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Author names can be tricky. Some names, like Umstattd, are hard to remember. While my unusual name is hard for people to spell and say, it gives me an advantage because I rarely have to fight over domain names. 

But what if you have a very common name?  

Samantha Johnson, author of The Beginners Guide to Vegetable Gardening, recently asked about her author name:

How do you stand out when your name fits in? When your name is something super-common, it’s next to impossible to find unique domain addresses. Google Alerts are ineffective because there are so many other people out there with the same name. 🙂 

Then there’s the Goodreads issue, when other authors with the same name have books that end up on my list (and sometimes they are NOT books I want to have associated with my name–ugh!). My brother and I have co-authored several non-fiction books, and we’d love to hear some marketing tips for people with common names like Johnson, Smith, or Jones.

In my role at Author Media, I name a lot of authors based on what domain names are available. I typically search and to see what iteration of the author’s name is available. When we find an easy-to-remember domain for the author’s name, we’ll decide on their official author name. 

The following tips will help you stand out when your name fits in.

Become the Most Famous Person for Your Name

Not everyone can implement this strategy, but if you can, you become THE Samantha Johnson from an SEO perspective. When someone googles “Samantha Johnson,” you and your books appear as the first search result.

However, this requires

  • Aggressive SEO
  • Lots of Blogging
  • Writing lots of Magazine Articles
  • Paying for PR

If an aggressive SEO strategy isn’t something you want to tackle, you have other options.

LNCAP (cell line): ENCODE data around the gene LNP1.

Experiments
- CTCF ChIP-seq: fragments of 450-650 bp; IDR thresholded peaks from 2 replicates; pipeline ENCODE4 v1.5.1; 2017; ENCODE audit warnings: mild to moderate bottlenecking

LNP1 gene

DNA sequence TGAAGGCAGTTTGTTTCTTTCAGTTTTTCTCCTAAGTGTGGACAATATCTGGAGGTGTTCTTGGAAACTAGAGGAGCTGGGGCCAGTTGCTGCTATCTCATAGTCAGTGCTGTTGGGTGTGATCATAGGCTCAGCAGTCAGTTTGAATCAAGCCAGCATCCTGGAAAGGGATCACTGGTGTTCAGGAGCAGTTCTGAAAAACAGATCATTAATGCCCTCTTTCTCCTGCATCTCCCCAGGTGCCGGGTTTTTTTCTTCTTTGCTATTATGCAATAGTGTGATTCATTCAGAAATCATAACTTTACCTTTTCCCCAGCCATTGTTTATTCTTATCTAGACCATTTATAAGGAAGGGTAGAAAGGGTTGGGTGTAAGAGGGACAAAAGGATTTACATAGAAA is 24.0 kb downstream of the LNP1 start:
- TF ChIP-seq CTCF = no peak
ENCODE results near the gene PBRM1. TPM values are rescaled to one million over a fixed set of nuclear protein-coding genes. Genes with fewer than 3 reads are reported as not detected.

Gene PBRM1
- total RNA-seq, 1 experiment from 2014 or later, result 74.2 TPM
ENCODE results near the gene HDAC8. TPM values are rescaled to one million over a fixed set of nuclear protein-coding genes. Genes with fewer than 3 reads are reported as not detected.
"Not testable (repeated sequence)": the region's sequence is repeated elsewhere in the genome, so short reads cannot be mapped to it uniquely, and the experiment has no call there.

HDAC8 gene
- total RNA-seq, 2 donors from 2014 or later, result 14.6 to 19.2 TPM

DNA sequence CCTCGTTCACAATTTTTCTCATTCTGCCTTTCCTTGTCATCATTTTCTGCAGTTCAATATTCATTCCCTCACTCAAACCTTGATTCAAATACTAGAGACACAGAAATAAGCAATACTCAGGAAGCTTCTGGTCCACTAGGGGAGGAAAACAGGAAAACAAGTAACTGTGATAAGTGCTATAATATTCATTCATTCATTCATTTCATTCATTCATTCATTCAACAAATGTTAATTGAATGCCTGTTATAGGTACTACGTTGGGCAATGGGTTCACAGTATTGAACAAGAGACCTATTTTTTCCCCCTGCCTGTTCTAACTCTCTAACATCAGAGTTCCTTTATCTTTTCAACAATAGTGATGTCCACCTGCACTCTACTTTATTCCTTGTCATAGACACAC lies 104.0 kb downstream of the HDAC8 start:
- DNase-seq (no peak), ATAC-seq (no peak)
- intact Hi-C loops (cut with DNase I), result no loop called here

Pivot to a Unique Name You Don’t Have to Fight Over

In Hollywood, actors are often encouraged the change their entire names. For example, when Arnold Schwarzenegger began acting, he was told to change his name to something more ordinary. In his first movie, he is credited as “Arnold Strong.” After that, he was savvy enough to keep his true name because he knew it stood out.  

People with common names that don’t stand out may want to consider the following options:

Change Your Entire Name

Hollywood stars can’t have a screen name and a real name because they have to be a star all the time. Most of them end up changing their full names. 

  • Marilyn Monroe used to be Norma Mortenson.
  • Whoopi Goldberg was born Caryn Johnson.
  • John Wayne was born Marion Morrison.
  • Cary Grant was born Archibald Leach.

Change Your Last Name

Some authors and actors will change only their last names.

  • Natalie Portman was born Natalie Hershlag.
  • Author Ben Wolf used to be Ben Erlichman.
  • Nicolas Cage used to be Nicolas Coppola.

It’s much harder to change your name than it used to be. 

If you don’t want to completely change your name, consider the following options that will help you find a name and domain you can own.

Switch to a Nickname

You might want to swap out your first name for a nickname version. Samantha Johnson might try Sam Johnson, Sammy Johnson, or Bam Bam Johnson. 

  • Carlos Ray Norris became Chuck Norris.

Swap in Your Middle Name

  • Walter Bruce Willis swapped his middle name to become Bruce Willis